- Ryan, KL, Hall, NG, Lai, EK, Smallwood, CB, Tate, A, Taylor, SM, Wise, BS 2019, Statewide survey of boat-based recreational fishing in Western Australia 2017/18. Fisheries Research Report No. 297. Department of Primary Industries and Regional Development, Government of Western Australia, Perth.
- Ryan, KL, Morison, AK and Conron, S 2009, Evaluating methods of obtaining total catch estimates for individual Victorian bay and inlet recreational fisheries. Final report, Fisheries Research and Development Corporation, project 2003/047, Marine and Freshwater Resources Institute, Victorian Department of Primary Industries, Queenscliff.
- Steer, MA, Fowler, AJ, McGarvey, R, Feenstra, J, Smart, J, Rogers, P, Earl, J, Beckmann, C, Drew, M, Matthews, D 2018b, Assessment of the South Australian Fishery in 2017. Fishery Assessment Report to PIRSA Fisheries and Aquaculture. South Australian Research and Development Institute (Aquatic Sciences), Adelaide. SARDI Publication No. F2017/000427-2. SARDI Research Report Series No. 1002. 230 pp.
- Steer, MA, Fowler, AJ, McGarvey, R, Feenstra, J, Westlake, EL, Matthews, D, Drew, M, Rogers, PJ and Earl, J 2018a, Assessment of the South Australian Marine Scalefish Fishery in 2016, Report to PIRSA Fisheries and Aquaculture. South Australian Research and Development Institute (Aquatic Sciences), Adelaide. SARDI Publication No. F2017/000427-1. SARDI Research Report Series No. 974. 250pp.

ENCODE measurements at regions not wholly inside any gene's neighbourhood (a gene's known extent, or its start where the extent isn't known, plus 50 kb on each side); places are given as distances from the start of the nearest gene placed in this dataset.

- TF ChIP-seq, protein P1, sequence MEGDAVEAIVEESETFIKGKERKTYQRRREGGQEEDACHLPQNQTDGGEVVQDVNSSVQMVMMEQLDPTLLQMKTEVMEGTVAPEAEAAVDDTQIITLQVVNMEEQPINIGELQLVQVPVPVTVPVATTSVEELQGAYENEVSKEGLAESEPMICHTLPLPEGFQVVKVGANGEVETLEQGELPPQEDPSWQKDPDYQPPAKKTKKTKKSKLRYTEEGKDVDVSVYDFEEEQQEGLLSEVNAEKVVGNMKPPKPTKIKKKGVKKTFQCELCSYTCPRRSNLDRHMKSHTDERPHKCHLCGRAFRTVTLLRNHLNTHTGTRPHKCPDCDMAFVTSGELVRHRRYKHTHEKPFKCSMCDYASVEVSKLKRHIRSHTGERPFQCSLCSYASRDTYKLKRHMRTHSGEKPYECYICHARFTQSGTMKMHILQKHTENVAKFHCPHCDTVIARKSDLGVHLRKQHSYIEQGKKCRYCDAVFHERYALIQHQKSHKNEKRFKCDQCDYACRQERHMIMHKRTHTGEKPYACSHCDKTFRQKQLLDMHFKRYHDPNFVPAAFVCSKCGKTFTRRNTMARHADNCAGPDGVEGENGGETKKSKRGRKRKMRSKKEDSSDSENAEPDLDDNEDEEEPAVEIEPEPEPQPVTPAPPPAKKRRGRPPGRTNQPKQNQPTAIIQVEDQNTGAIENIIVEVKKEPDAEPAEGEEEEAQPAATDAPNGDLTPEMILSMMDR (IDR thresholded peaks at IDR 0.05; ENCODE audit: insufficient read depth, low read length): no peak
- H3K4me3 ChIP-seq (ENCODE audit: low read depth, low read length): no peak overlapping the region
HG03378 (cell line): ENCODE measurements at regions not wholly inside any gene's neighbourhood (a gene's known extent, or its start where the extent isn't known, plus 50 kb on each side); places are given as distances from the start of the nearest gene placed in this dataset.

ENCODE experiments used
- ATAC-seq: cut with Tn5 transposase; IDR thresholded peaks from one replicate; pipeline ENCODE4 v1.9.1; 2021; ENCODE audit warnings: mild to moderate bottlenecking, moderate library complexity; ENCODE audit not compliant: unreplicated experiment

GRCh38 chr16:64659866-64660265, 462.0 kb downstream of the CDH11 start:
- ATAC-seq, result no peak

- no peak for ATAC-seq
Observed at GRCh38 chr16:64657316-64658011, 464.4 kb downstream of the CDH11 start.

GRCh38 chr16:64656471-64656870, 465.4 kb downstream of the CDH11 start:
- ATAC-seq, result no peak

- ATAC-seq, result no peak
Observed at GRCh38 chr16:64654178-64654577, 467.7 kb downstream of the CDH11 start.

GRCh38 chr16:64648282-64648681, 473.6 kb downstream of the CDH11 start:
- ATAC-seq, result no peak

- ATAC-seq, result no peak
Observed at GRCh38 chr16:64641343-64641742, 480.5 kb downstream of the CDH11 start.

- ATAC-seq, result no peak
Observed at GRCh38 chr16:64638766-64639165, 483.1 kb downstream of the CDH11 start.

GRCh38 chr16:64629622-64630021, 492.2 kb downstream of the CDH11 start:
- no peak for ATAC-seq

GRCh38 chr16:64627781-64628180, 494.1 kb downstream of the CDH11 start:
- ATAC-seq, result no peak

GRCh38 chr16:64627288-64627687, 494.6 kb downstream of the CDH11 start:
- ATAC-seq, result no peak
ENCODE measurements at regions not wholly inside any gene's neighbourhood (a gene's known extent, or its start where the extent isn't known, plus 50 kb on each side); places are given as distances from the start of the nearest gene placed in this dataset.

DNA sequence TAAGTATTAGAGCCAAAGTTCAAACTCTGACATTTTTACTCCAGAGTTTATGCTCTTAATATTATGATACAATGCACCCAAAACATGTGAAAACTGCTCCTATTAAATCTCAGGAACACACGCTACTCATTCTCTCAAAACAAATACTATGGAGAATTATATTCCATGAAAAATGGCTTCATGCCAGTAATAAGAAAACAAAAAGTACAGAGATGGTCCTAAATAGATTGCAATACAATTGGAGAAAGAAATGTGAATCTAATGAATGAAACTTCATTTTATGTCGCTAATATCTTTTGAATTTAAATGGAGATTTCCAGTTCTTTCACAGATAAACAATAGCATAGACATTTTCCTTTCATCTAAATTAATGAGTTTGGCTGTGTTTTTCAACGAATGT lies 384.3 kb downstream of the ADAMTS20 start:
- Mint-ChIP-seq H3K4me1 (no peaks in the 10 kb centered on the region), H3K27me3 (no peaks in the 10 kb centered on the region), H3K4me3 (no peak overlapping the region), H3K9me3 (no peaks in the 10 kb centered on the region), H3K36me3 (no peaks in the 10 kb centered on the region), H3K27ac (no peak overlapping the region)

- Steer, MA, Fowler, AJ, Rogers, PJ, Bailleul, J, Earl, J, Matthews, D, Drew, M, and Tsolos, A 2020, Assessment of the South Australian Marine Scalefish Fishery in 2018. Report to PIRSA Fisheries and Aquaculture. South Australian Research and Development Institute (Aquatic Sciences), Adelaide. SARDI Publication No. F2017/000427-3. SARDI Research Report Series No. 1049. 201 pp.
- Sulin, EH 2012, Comparisons of the size and age compositions and growth of King George whiting (Sillaginodes punctata) in different regions of south-western Australia. M.Sc. thesis, Murdoch University, Western Australia.
- Victorian Fisheries Authority, 2017, Review of key Victorian fish stocks—2017, Victorian Fisheries Authority Science Report Series No. 1.